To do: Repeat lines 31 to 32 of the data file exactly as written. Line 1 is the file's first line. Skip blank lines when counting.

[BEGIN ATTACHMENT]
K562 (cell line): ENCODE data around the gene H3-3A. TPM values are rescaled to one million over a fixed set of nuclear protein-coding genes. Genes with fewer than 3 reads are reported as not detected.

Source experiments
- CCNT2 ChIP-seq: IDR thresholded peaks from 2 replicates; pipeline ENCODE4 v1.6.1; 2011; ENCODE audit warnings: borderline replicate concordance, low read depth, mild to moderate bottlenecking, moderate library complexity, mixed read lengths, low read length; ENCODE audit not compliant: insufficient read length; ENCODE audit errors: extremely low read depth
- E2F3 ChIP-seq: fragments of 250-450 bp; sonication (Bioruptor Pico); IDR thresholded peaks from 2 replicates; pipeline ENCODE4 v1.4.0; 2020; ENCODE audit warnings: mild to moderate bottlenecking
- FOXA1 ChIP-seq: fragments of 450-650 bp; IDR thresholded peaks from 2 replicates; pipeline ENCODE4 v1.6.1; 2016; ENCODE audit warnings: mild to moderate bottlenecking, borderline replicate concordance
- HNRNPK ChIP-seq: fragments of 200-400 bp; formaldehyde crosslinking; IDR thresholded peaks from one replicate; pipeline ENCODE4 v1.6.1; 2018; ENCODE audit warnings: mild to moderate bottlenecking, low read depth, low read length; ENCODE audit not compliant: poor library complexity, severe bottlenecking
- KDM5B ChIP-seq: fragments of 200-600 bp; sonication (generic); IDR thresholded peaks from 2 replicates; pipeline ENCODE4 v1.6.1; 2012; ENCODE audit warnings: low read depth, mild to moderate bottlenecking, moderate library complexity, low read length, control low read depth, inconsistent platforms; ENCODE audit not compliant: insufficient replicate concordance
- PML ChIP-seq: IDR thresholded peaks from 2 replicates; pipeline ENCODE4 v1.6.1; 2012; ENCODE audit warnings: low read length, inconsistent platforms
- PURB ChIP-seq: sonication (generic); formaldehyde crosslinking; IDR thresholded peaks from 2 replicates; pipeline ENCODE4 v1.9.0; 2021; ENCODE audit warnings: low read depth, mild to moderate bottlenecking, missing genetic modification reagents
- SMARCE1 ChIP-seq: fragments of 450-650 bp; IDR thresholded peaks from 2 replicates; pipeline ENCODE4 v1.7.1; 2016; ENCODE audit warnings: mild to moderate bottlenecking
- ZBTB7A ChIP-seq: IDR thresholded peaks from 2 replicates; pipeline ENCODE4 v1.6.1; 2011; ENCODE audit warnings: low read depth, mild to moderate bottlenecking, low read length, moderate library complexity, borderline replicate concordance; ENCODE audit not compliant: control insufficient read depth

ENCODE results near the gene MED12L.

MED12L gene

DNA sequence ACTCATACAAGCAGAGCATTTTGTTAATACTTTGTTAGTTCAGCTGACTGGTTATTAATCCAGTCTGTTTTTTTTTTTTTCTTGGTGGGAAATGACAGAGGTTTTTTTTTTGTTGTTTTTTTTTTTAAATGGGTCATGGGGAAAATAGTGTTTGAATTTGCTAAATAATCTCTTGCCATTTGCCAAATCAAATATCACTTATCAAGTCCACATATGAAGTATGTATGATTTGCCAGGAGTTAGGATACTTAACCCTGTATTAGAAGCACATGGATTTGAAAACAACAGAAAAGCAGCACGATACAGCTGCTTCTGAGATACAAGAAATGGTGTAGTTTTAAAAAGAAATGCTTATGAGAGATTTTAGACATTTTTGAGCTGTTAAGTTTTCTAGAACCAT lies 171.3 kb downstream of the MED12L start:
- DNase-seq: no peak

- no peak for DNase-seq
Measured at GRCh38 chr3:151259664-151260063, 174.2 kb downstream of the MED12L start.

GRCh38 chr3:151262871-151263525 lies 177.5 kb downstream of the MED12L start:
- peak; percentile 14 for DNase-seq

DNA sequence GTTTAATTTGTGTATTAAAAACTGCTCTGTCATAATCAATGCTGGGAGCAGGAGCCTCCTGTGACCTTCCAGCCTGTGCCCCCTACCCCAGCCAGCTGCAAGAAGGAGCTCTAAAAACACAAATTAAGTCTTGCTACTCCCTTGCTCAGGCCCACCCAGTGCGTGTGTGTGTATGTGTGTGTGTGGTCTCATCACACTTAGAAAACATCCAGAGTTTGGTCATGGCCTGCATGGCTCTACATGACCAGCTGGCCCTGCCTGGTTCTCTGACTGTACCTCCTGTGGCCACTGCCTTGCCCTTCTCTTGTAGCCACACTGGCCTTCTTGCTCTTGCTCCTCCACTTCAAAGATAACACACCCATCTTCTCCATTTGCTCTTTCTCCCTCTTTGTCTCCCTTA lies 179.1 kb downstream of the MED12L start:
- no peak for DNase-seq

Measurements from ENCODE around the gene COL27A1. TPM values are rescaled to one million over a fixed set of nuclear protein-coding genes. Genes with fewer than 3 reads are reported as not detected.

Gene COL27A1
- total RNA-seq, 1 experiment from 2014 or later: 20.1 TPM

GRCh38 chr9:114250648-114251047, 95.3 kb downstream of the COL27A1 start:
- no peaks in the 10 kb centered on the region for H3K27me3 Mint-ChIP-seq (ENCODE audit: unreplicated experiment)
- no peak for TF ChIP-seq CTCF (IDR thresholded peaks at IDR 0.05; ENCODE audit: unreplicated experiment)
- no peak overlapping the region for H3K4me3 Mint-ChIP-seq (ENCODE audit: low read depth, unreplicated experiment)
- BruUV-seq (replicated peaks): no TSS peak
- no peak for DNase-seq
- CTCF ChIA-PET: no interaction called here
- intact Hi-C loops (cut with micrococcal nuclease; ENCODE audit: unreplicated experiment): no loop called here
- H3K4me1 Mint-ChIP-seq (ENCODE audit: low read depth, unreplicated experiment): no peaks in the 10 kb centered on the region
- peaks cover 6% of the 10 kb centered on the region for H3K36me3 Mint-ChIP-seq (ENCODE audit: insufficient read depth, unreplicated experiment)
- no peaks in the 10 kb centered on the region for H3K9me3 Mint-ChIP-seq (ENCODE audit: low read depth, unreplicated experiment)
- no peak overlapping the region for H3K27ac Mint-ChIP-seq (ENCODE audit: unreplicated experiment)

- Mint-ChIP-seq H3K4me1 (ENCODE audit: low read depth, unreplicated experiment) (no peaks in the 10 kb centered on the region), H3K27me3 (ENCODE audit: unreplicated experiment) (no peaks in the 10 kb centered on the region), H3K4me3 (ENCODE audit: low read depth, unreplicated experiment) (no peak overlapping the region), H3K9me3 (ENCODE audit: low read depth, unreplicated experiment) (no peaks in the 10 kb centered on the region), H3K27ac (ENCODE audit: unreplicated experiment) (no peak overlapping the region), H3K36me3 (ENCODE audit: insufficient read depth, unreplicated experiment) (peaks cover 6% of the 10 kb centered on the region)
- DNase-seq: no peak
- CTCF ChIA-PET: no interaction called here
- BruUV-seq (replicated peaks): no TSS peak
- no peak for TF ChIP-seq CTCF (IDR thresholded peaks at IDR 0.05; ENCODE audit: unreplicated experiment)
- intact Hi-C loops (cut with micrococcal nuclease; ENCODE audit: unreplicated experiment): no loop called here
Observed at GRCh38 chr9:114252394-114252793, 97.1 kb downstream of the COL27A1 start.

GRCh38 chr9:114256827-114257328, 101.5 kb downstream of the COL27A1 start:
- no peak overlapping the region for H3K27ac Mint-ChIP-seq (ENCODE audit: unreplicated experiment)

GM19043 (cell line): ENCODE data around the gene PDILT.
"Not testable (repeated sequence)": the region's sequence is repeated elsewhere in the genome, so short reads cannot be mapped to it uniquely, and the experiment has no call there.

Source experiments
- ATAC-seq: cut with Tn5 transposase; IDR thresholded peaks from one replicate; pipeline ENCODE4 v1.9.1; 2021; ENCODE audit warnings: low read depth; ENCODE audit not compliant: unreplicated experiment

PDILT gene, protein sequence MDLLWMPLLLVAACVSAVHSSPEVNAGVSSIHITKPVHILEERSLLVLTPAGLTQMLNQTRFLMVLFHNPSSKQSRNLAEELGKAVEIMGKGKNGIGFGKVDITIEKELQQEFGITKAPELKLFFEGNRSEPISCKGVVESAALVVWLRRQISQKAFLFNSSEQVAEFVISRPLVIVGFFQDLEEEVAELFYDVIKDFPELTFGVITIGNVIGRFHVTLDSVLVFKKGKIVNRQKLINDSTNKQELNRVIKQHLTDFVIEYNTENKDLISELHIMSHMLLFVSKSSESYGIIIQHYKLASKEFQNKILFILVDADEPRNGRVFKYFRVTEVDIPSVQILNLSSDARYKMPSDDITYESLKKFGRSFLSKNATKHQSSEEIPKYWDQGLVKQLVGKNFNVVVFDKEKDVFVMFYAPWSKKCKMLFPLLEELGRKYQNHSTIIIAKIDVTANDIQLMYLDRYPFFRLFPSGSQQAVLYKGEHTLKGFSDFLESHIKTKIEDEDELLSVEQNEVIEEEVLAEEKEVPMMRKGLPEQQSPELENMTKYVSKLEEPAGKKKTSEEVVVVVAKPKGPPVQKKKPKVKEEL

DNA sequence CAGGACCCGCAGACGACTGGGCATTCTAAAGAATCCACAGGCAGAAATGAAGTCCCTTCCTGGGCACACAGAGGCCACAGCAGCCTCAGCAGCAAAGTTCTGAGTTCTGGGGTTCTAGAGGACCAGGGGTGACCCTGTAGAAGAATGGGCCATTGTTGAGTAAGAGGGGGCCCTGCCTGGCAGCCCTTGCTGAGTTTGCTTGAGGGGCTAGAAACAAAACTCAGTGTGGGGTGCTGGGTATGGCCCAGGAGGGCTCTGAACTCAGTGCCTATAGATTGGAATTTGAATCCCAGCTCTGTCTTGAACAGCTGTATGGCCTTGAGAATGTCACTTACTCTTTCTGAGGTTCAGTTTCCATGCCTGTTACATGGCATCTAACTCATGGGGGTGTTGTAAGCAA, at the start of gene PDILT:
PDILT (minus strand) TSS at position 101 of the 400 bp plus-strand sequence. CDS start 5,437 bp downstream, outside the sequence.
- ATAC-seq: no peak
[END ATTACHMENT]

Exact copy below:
- CTCF ChIA-PET: no interaction called here
- intact Hi-C loops (cut with micrococcal nuclease; ENCODE audit: unreplicated experiment): no loop called here